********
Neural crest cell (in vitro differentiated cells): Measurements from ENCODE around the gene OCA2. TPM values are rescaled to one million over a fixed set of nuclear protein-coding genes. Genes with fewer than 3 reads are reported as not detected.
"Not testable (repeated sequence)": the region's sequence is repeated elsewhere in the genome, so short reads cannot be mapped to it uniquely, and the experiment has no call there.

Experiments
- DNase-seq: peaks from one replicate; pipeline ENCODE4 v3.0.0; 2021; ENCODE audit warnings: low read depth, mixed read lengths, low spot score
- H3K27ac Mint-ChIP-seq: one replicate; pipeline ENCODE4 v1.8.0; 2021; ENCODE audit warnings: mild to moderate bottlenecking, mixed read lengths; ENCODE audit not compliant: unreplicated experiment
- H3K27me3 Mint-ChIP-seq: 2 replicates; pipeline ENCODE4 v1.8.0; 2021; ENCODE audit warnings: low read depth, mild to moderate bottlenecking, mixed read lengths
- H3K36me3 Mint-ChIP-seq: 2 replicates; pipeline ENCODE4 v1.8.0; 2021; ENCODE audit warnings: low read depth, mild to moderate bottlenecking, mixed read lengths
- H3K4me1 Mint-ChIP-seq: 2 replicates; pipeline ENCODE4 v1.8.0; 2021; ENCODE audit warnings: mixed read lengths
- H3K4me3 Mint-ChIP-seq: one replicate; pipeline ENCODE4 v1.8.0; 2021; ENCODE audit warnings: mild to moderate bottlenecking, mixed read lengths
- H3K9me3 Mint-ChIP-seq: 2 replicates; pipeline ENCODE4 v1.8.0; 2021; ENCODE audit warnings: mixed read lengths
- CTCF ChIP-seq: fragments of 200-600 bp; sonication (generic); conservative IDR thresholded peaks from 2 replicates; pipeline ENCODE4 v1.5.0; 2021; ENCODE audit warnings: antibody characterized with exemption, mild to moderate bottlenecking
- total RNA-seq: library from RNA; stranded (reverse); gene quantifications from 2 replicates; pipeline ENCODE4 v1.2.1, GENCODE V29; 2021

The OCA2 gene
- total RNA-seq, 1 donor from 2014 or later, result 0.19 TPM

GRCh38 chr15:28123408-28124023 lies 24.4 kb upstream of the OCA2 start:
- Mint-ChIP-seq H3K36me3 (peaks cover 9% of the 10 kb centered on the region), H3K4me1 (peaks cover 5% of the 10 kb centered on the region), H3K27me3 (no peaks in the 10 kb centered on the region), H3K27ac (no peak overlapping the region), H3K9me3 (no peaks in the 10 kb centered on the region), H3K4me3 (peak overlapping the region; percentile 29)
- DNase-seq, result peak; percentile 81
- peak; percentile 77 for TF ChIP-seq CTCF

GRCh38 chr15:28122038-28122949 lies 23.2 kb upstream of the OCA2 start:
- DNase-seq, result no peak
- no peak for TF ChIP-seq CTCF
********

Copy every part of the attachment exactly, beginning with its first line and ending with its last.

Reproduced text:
Neural crest cell (in vitro differentiated cells): Measurements from ENCODE around the gene OCA2. TPM values are rescaled to one million over a fixed set of nuclear protein-coding genes. Genes with fewer than 3 reads are reported as not detected.
"Not testable (repeated sequence)": the region's sequence is repeated elsewhere in the genome, so short reads cannot be mapped to it uniquely, and the experiment has no call there.

Experiments
- DNase-seq: peaks from one replicate; pipeline ENCODE4 v3.0.0; 2021; ENCODE audit warnings: low read depth, mixed read lengths, low spot score
- H3K27ac Mint-ChIP-seq: one replicate; pipeline ENCODE4 v1.8.0; 2021; ENCODE audit warnings: mild to moderate bottlenecking, mixed read lengths; ENCODE audit not compliant: unreplicated experiment
- H3K27me3 Mint-ChIP-seq: 2 replicates; pipeline ENCODE4 v1.8.0; 2021; ENCODE audit warnings: low read depth, mild to moderate bottlenecking, mixed read lengths
- H3K36me3 Mint-ChIP-seq: 2 replicates; pipeline ENCODE4 v1.8.0; 2021; ENCODE audit warnings: low read depth, mild to moderate bottlenecking, mixed read lengths
- H3K4me1 Mint-ChIP-seq: 2 replicates; pipeline ENCODE4 v1.8.0; 2021; ENCODE audit warnings: mixed read lengths
- H3K4me3 Mint-ChIP-seq: one replicate; pipeline ENCODE4 v1.8.0; 2021; ENCODE audit warnings: mild to moderate bottlenecking, mixed read lengths
- H3K9me3 Mint-ChIP-seq: 2 replicates; pipeline ENCODE4 v1.8.0; 2021; ENCODE audit warnings: mixed read lengths
- CTCF ChIP-seq: fragments of 200-600 bp; sonication (generic); conservative IDR thresholded peaks from 2 replicates; pipeline ENCODE4 v1.5.0; 2021; ENCODE audit warnings: antibody characterized with exemption, mild to moderate bottlenecking
- total RNA-seq: library from RNA; stranded (reverse); gene quantifications from 2 replicates; pipeline ENCODE4 v1.2.1, GENCODE V29; 2021

The OCA2 gene
- total RNA-seq, 1 donor from 2014 or later, result 0.19 TPM

GRCh38 chr15:28123408-28124023 lies 24.4 kb upstream of the OCA2 start:
- Mint-ChIP-seq H3K36me3 (peaks cover 9% of the 10 kb centered on the region), H3K4me1 (peaks cover 5% of the 10 kb centered on the region), H3K27me3 (no peaks in the 10 kb centered on the region), H3K27ac (no peak overlapping the region), H3K9me3 (no peaks in the 10 kb centered on the region), H3K4me3 (peak overlapping the region; percentile 29)
- DNase-seq, result peak; percentile 81
- peak; percentile 77 for TF ChIP-seq CTCF

GRCh38 chr15:28122038-28122949 lies 23.2 kb upstream of the OCA2 start:
- DNase-seq, result no peak
- no peak for TF ChIP-seq CTCF